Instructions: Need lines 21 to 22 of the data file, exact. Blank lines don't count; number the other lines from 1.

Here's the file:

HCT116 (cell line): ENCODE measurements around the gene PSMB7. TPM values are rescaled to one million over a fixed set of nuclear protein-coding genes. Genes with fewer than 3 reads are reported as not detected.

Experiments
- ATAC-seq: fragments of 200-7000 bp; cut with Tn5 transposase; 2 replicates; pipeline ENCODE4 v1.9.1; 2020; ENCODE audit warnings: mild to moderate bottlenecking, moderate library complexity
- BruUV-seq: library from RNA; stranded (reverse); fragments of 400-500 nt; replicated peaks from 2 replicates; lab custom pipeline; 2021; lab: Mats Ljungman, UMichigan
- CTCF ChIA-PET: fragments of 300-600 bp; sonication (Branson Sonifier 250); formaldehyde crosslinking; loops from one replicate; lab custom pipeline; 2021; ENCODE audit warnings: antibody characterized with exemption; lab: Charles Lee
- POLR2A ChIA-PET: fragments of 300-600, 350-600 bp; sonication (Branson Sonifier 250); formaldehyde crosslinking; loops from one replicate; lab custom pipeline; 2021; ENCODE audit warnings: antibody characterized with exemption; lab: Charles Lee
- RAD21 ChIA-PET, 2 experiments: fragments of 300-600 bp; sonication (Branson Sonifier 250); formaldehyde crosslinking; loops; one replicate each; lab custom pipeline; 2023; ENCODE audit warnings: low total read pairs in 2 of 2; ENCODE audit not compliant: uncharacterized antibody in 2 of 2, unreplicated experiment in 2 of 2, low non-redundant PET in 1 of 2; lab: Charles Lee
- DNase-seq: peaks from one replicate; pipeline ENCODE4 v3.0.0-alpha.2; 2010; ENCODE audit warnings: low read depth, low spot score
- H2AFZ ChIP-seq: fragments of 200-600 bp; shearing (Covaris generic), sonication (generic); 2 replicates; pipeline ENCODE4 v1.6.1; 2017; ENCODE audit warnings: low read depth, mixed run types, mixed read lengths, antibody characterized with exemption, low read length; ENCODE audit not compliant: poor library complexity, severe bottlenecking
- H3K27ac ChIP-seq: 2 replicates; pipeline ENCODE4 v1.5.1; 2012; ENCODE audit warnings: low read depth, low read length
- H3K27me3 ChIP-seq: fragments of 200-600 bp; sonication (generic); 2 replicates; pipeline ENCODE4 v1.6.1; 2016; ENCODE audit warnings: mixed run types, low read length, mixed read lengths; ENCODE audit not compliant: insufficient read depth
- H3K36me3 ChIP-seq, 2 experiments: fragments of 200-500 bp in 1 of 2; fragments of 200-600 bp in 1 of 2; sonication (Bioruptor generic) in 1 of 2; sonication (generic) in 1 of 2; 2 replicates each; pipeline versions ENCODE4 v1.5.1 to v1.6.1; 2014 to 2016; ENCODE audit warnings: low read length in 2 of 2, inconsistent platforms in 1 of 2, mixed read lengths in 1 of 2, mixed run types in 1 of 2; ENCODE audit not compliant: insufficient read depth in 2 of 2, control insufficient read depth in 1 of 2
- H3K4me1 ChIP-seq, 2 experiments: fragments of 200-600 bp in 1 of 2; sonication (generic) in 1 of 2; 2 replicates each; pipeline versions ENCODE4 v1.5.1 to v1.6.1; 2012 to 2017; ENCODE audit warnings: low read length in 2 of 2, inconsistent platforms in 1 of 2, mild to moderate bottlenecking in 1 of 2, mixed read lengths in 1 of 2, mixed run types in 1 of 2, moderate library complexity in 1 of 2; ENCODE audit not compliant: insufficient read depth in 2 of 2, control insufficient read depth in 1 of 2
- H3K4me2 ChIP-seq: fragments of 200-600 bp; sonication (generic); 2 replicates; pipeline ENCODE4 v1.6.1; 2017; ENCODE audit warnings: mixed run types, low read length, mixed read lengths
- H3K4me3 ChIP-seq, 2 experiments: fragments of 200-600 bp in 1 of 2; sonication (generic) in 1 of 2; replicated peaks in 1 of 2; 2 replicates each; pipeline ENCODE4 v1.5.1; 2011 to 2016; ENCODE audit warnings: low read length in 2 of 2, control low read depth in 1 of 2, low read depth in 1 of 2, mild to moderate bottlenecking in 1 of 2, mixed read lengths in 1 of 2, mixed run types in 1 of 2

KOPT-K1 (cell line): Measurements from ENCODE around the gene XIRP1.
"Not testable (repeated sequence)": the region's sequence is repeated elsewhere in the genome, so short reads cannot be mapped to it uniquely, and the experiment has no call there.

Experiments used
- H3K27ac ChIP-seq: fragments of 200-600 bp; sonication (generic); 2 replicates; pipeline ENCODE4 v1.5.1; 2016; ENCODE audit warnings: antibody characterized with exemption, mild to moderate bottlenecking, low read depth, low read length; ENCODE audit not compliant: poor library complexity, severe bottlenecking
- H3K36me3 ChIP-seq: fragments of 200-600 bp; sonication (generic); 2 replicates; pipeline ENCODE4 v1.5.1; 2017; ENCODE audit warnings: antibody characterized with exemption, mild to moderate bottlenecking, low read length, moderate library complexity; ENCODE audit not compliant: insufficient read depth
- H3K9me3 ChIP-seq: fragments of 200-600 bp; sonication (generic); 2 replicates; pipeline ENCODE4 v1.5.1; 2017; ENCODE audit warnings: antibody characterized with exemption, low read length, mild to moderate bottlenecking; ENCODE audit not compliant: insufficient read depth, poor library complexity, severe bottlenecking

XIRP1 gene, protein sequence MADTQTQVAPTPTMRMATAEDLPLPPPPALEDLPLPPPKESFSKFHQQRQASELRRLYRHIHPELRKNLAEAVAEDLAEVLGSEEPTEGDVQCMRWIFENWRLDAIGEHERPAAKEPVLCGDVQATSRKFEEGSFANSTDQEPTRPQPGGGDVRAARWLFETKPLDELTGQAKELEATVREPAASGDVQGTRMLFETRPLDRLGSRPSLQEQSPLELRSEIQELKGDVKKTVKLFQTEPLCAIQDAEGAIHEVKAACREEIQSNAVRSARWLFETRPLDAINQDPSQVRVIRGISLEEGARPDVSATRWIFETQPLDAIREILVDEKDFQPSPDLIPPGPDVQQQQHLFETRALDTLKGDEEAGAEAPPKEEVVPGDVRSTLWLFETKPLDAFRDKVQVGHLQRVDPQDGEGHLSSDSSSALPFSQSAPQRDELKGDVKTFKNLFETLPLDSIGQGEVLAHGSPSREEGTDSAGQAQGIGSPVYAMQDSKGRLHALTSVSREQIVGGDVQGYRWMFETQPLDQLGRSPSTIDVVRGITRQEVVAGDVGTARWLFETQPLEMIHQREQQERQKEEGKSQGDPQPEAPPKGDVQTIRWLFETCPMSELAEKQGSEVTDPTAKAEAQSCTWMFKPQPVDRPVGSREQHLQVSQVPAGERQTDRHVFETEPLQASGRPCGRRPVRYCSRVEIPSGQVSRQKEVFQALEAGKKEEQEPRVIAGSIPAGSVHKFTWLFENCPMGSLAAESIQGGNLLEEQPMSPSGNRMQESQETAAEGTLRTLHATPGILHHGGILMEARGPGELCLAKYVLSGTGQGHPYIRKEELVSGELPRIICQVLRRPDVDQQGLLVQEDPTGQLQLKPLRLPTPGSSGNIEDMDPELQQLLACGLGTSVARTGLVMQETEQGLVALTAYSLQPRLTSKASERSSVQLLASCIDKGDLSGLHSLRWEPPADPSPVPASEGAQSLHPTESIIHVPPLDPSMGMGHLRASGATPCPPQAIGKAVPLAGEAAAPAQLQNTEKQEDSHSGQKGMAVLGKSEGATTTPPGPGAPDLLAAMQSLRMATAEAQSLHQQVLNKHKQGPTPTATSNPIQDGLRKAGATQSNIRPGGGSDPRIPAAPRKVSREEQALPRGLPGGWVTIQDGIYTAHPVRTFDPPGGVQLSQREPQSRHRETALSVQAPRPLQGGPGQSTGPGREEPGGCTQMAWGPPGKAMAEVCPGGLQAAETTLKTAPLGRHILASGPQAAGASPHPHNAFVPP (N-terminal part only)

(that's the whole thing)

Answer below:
- H3K9me3 ChIP-seq: fragments of 200-600 bp; sonication (generic); 2 replicates; pipeline ENCODE4 v1.5.1; 2017; ENCODE audit warnings: antibody characterized with exemption, low read length, mild to moderate bottlenecking; ENCODE audit not compliant: insufficient read depth, poor library complexity, severe bottlenecking

XIRP1 gene, protein sequence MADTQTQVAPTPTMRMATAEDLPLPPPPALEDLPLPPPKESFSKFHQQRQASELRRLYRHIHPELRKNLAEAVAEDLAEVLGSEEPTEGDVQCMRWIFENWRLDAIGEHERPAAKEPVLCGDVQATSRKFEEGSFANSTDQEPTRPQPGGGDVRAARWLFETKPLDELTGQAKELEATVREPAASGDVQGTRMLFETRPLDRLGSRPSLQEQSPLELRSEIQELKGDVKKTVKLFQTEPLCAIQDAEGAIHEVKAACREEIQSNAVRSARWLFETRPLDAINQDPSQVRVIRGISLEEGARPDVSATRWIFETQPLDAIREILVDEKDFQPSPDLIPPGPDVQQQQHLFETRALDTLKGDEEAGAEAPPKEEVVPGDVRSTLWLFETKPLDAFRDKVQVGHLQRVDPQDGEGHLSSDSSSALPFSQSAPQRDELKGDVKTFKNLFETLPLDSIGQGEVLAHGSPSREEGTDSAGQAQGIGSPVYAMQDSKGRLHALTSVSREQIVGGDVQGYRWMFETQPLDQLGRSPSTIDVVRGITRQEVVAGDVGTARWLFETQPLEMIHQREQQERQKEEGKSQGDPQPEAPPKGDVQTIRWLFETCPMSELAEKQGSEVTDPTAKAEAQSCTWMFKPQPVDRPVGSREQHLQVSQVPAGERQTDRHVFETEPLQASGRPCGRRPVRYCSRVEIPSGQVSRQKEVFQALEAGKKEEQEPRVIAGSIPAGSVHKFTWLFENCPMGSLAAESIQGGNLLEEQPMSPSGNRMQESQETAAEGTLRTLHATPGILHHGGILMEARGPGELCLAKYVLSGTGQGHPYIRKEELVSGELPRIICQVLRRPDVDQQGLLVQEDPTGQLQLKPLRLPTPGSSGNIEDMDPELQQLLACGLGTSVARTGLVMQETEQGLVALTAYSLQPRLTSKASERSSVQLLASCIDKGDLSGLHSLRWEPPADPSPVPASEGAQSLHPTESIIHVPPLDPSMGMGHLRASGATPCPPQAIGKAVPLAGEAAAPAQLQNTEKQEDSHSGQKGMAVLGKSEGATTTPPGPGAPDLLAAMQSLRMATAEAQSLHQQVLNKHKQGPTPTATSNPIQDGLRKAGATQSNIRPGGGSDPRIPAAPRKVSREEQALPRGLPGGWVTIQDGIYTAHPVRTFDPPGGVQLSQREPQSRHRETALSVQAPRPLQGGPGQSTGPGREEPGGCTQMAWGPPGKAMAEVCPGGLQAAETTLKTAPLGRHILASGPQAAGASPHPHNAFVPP (N-terminal part only)